Thursday on Worldview: Dr. Zaher Salhoul talks about his group’s efforts to treat the wounded inside Syria and in the refugee camps in Turkey and Jordan; the Rainforest Rescue Coalition describes their mission to conserve and protect rainforest land around the world.
Film contributor Milos Stehlik talks with Lebanese director Nadine Labaki about her new film, which opens in Chicago May 18. We also hear from documentary maker Jason Glaser. After watching his friends in western Nicaragua die from kidney failure, he put his camera aside and started a foundation to help them.
A UN-brokered cease-fire in Syria, in place since April 12, has had little effect on stemming the violence that has raged for more than a year now. Yesterday, three members of the Syrian security service were killed in Damascus.
The UN-brokered ceasefire in Syria seems like a lost cause as Assad’s troops and the opposition continue their assaults. While other options to address the conflict have been suggested, few, if any, are good ones.
The Annan plan for Syria gives the country until April 10th to stop the violence, but the U.S. is skeptical that the Syrian government will suddenly adhere to its commitments. The UN Human Rights Council established an international Commission of Inquiry in September.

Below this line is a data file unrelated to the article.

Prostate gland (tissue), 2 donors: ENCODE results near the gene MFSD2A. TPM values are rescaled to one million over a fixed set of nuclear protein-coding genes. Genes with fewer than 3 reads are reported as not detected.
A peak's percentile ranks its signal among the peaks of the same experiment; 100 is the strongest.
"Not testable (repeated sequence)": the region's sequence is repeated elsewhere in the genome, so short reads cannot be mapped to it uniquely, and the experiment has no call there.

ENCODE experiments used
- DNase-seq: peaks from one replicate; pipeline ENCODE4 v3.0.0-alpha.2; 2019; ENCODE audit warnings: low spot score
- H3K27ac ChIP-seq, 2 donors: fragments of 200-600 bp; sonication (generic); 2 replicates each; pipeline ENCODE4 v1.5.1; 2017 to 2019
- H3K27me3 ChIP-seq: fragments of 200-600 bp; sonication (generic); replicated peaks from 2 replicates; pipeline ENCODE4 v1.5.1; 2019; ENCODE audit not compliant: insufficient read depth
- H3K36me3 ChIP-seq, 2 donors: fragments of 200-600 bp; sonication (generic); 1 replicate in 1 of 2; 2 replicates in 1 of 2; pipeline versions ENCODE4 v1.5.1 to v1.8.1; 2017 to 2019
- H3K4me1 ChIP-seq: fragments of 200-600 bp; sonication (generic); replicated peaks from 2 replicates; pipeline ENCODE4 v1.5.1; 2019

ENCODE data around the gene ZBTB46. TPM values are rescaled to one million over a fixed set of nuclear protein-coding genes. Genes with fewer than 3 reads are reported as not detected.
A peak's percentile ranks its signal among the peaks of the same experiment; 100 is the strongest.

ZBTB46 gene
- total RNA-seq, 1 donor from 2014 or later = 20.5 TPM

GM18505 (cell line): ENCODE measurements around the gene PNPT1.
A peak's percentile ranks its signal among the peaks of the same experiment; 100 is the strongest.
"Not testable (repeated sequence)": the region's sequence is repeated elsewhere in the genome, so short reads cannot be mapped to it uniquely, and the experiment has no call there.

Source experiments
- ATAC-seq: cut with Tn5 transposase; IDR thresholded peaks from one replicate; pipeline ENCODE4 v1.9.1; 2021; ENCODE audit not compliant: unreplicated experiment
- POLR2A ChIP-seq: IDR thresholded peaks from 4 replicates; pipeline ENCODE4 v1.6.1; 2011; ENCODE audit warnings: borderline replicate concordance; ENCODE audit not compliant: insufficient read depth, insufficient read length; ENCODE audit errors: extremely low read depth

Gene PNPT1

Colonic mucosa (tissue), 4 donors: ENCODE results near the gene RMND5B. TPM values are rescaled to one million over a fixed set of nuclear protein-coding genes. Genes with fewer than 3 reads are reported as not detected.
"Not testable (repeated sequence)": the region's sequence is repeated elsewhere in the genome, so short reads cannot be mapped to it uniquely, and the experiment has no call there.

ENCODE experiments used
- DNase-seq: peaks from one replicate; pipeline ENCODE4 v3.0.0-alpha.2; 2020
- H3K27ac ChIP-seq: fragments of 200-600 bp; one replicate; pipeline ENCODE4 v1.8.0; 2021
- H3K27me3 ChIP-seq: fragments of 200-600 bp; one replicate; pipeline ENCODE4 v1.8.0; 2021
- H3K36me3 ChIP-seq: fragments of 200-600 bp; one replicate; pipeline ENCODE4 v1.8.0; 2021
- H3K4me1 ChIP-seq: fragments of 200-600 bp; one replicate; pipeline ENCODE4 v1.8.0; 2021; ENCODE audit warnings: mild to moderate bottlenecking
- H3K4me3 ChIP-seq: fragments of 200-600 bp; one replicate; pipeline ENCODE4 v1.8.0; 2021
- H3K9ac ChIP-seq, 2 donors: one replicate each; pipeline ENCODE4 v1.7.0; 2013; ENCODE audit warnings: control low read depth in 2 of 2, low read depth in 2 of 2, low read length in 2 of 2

According to Syrian opposition groups, the Assad regime has sent tanks into rebellious areas to hunt down activists and torch or bulldoze their homes. The actions come ahead of an April 10 United Nations deadline calling for full compliance with a peace plan to end the violence.
Leslie Mass first wrote about being a Peace Corps volunteer in a small village in Pakistan in 1962. She discusses her recent book about returning to the village 50 years later called, Back to Pakistan: A Fifty-Year Journey. And WBEZ’s Odette Yousef brings us an audio postcard from the